Establishing the extent of direct and indirect damage caused by fruit flies in wine grapes


Project Number
FFLY AFRICA 2016

Project title
Establishing the extent of direct and indirect damage caused by fruit flies in wine grapes.

Project leader
Baard, C W L

Institution
FruitFly Africa

Team members
Baard, C W L
Barnes, B N
De Waal, J
Addison, P
Van Schalkwyk, H
Visser, H

Completion date
2018

Project description
It is internationally accepted that the best way of mitigating risks associated with mobile insectpests is through the implementation of area-wide integrated pest management programs. Fortrue area-wide management (and thus best risk mitigation results) of a pest ALL crops need tobe subject to control measures. Unfortunately, this is not the case especially in mixed cropproduction regions. Thus, we deemed it necessary to investigate fruit fly population and damage caused by these pests. We examined the extent to which fruit flies damage wine grapes (WG). Furthermore, we attempted to determine crop losses due to fruit fly damage in WG as well as correlate the occurrence of botrytis infection with fruit fly infestation.
Fruit fly populations densities were assessed for 3 consecutive seasons in 2 regions in the Western Cape, namely Robertson and Paarl/Wellington from October 2015-May 2016, December 2016-May 2017 and November 2017 – April 2018, with three treatments per area in 4 cultivars (Chardonnay, Chenin Blanc, Pinotage, Shiraz). Thirty grape bunches per cultivar/treatment/replicate/region were picked before harvest to determine the number of flies that emerged per bunch. Bunches were also inspected for Botrytis. Damage assessment as well as bait application only took place in the first and 3rd season but not during 2016- 2017.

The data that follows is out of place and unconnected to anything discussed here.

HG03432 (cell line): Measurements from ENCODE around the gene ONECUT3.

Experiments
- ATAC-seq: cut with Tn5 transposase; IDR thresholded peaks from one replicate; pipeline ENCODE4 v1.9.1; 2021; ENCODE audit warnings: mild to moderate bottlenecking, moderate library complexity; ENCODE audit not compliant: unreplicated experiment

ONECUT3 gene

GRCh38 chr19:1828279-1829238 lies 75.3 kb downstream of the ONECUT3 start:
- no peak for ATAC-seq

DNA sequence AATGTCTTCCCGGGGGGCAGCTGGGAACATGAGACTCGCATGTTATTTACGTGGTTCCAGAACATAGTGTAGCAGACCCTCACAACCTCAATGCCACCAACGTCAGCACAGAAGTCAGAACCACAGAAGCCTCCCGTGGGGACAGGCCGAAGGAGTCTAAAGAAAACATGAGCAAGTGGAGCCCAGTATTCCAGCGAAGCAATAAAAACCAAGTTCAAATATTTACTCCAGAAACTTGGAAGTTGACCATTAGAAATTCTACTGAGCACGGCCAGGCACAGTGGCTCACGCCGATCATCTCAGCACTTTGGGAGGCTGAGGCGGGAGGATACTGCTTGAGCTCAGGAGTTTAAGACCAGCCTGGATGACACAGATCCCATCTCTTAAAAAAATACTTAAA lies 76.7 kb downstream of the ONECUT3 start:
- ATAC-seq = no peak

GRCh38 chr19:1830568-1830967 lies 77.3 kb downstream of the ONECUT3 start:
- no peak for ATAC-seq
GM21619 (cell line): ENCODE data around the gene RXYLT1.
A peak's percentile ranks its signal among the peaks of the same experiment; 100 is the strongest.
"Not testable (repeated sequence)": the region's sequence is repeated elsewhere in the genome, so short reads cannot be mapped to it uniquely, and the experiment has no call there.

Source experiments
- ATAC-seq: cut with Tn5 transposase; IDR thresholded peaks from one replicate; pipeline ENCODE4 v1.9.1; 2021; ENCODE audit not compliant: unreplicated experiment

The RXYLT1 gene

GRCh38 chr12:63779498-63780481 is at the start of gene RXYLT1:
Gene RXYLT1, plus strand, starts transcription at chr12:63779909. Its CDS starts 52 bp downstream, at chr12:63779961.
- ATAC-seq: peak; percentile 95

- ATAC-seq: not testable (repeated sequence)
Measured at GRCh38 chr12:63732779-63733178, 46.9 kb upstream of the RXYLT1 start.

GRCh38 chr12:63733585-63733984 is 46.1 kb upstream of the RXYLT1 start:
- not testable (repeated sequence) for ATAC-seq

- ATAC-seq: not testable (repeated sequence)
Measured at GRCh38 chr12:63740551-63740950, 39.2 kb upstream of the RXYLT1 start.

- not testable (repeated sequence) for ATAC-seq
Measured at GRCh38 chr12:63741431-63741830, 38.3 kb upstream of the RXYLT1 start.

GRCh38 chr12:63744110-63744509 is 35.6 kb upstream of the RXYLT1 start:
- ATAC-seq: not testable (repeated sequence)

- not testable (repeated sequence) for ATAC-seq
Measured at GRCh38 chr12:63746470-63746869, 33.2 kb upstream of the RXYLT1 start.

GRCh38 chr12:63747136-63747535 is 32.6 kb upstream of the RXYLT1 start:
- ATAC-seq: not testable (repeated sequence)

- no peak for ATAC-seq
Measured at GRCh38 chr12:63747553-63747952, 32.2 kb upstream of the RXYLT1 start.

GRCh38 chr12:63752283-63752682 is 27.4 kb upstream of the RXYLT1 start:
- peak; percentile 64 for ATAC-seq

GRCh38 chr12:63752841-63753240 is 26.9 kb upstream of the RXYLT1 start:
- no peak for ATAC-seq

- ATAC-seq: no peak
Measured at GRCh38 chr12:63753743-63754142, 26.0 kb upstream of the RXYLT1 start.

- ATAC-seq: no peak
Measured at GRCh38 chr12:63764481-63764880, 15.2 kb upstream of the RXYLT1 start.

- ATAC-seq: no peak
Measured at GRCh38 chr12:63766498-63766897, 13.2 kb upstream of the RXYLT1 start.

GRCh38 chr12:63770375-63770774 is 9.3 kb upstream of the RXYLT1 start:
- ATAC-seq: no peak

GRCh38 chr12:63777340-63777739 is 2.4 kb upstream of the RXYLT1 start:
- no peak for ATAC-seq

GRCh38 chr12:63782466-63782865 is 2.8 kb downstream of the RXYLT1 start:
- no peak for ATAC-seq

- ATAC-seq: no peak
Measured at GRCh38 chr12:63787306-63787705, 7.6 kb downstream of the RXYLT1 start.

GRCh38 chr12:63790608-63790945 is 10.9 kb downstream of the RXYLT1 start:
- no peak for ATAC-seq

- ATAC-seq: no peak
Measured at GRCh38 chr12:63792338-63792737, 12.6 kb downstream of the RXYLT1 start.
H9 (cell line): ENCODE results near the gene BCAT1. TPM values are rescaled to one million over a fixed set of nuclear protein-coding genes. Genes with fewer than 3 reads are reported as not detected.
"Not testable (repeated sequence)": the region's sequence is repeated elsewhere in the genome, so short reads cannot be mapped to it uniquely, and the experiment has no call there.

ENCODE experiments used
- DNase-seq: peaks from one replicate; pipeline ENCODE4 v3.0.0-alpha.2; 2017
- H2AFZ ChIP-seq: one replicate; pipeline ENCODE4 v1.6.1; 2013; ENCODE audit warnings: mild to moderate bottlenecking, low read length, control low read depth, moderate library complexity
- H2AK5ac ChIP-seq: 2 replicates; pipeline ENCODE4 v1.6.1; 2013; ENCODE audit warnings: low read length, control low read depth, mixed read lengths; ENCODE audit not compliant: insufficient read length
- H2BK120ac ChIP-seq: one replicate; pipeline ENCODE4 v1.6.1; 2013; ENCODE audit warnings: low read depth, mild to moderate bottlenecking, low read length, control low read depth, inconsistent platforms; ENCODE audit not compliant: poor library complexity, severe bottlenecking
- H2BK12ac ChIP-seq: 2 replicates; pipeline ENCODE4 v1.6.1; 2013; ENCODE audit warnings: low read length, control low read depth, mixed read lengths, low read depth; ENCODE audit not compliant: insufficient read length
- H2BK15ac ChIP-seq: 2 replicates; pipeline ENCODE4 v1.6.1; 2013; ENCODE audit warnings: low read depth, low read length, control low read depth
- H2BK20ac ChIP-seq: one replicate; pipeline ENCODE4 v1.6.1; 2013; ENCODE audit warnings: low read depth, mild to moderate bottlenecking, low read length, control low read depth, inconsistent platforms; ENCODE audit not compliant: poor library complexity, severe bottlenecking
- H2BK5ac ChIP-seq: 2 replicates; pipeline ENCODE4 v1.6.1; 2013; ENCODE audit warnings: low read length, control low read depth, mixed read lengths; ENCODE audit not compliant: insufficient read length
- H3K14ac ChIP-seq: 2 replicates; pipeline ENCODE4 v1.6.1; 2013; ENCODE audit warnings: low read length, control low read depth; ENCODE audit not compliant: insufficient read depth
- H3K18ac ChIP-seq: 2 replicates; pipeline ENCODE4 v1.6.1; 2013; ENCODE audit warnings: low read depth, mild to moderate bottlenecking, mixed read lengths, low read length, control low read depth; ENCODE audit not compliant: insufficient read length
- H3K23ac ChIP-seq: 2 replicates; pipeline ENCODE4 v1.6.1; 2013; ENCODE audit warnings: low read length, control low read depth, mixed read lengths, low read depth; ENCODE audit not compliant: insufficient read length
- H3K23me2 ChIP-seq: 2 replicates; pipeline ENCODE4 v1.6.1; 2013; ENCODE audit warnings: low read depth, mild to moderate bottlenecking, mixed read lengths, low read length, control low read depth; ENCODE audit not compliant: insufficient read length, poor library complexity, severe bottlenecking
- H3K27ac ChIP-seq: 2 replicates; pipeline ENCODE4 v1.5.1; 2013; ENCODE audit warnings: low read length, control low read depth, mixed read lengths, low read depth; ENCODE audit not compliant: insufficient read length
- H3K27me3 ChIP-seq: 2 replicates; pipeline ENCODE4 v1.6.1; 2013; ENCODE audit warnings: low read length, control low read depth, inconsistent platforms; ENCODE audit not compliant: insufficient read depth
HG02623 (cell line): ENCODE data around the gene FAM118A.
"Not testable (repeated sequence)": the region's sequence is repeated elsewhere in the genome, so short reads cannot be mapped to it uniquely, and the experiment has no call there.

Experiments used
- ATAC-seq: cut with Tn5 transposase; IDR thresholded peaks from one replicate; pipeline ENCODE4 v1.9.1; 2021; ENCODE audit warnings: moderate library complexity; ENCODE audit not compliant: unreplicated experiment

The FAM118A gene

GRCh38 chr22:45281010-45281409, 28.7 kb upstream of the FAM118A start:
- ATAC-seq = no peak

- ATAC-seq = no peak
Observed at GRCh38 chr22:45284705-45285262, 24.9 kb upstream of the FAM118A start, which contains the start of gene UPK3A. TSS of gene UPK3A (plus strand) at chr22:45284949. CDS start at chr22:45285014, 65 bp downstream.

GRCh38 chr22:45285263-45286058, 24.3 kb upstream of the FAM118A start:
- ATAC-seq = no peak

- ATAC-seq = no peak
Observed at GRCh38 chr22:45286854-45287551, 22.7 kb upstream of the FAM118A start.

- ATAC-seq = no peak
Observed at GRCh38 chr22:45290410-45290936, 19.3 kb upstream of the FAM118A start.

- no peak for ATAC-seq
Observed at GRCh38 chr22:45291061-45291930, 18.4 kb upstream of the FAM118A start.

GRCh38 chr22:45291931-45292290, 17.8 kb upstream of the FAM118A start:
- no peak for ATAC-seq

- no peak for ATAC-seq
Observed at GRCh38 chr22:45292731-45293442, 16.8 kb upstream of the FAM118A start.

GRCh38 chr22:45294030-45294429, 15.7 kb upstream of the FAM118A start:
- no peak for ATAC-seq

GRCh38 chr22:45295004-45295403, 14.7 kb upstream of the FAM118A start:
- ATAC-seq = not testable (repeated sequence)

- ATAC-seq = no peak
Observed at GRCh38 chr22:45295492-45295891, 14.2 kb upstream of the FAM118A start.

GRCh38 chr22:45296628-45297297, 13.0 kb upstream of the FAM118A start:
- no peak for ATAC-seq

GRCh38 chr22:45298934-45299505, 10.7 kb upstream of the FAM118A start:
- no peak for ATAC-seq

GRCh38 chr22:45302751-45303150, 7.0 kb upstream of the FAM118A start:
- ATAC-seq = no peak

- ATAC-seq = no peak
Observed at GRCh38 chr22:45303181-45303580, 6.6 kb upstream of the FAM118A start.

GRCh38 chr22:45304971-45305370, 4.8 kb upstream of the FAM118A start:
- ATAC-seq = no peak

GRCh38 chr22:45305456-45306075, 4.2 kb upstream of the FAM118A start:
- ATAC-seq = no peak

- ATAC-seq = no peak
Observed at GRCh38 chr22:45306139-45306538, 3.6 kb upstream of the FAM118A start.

Fruit flies were trapped in all 4 cultivars, across the 3 treatments for both regions. There were no significant differences in population levels between treatments or cultivars in both regions. Fly emergence differed amongst cultivars for both Robertson and Paarl, within treatments there were varying results. No correlation was found between fruit fly infestation and Botrytis infection.
Fruit flies were present in all cultivars and treatment blocks, thereby indicating that wine grapes provide a suitable habitat for adult fruit flies (through creating adequate shelter, water and food supply). Although infestation levels varied greatly between seasons, it was evident that with high enough population numbers fruit fly damage was present in WG and that fruit flies can complete their lifecycle in WG berries. WG are a suitable host for fruit flies and growers should thus apply the necessary control measures, especially for mixed crop growers.

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